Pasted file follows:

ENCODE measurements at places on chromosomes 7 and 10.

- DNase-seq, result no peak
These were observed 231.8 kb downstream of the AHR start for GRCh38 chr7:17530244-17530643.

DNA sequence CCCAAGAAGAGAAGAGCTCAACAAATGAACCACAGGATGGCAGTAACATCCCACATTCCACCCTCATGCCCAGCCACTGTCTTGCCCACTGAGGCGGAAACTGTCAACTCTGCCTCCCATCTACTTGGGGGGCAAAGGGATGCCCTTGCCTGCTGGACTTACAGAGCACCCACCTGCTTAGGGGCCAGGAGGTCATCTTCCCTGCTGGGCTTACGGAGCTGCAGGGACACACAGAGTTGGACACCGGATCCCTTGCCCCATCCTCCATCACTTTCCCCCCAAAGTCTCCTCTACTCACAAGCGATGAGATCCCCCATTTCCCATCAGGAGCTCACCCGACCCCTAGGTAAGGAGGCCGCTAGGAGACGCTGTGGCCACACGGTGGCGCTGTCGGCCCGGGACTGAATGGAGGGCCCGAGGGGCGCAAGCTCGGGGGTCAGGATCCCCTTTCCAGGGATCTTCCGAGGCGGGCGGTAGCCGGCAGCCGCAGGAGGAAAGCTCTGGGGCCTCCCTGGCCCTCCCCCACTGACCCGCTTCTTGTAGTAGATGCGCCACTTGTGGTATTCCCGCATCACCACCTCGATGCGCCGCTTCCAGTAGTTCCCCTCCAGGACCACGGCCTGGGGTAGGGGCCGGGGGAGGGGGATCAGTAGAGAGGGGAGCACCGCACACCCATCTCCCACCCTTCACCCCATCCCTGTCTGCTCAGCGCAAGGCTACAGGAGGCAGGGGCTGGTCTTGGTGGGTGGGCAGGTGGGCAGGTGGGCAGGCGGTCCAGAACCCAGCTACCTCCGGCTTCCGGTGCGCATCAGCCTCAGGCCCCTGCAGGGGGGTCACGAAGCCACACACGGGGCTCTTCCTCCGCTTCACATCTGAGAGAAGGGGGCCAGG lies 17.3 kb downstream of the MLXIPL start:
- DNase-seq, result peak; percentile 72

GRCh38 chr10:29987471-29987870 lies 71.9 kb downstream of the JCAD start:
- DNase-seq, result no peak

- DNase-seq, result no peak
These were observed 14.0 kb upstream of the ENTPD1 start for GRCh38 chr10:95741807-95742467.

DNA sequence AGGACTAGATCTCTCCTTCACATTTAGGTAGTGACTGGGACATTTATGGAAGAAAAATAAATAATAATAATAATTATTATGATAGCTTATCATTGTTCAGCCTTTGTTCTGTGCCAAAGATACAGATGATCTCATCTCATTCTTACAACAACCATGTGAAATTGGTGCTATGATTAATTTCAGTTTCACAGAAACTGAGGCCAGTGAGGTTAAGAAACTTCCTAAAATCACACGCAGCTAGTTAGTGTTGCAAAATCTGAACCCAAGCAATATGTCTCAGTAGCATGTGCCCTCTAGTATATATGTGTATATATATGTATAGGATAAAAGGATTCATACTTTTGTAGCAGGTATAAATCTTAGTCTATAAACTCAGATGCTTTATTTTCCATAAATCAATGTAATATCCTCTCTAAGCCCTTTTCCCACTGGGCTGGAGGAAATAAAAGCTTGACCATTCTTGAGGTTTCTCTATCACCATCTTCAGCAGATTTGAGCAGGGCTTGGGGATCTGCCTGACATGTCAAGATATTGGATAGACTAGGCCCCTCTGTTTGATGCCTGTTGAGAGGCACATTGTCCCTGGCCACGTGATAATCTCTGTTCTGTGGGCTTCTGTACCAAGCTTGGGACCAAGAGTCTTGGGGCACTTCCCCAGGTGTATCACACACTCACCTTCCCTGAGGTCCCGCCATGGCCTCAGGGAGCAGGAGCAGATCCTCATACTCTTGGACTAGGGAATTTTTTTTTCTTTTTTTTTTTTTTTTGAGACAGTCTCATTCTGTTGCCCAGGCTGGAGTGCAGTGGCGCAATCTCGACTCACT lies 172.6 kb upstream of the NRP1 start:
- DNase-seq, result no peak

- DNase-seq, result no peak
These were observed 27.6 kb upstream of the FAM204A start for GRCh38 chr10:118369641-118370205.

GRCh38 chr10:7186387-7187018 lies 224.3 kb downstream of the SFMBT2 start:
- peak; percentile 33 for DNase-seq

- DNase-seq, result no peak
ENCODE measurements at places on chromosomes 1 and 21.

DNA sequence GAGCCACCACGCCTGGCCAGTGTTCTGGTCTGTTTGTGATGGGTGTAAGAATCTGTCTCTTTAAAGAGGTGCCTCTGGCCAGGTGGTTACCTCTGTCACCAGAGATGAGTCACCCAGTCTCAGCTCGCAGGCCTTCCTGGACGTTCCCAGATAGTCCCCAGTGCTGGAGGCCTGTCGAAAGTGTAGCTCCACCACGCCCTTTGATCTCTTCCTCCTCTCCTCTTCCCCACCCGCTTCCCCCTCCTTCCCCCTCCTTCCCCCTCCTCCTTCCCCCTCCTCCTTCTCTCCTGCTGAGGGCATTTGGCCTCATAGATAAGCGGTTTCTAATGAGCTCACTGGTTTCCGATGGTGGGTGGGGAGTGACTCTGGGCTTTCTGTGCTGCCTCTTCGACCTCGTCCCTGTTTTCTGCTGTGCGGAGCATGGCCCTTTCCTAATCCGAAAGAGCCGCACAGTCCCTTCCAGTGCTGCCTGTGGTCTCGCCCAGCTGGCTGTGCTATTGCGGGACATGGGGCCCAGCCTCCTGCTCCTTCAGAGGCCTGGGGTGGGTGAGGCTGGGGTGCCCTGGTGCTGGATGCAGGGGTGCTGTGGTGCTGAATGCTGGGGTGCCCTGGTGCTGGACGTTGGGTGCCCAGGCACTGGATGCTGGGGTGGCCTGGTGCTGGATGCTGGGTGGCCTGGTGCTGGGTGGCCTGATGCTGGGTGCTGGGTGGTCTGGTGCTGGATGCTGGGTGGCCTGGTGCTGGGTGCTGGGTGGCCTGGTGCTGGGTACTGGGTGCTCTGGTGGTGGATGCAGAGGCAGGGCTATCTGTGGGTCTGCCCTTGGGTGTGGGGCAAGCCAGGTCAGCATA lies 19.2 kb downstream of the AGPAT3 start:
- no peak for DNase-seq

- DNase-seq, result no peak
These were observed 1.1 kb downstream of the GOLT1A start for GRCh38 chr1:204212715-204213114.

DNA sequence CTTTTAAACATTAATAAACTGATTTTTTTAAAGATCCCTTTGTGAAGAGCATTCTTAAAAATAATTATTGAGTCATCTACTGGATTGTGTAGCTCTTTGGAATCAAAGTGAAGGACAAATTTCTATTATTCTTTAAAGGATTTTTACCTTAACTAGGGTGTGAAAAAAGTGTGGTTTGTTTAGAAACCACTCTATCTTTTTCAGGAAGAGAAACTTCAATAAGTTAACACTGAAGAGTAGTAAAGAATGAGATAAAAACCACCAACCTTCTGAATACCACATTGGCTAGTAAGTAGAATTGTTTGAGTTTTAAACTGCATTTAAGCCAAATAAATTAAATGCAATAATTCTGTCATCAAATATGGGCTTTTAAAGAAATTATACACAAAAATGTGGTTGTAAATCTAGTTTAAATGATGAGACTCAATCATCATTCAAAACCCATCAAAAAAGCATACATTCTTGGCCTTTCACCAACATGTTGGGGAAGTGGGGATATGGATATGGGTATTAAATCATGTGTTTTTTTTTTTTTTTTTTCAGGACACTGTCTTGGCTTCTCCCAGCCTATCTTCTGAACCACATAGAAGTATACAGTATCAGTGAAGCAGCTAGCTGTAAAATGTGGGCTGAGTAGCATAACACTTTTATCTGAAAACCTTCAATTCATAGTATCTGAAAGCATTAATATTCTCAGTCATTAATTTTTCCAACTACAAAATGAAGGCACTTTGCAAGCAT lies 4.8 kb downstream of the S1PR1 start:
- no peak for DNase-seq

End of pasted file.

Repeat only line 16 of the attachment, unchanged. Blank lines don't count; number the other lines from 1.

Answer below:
- DNase-seq, result no peak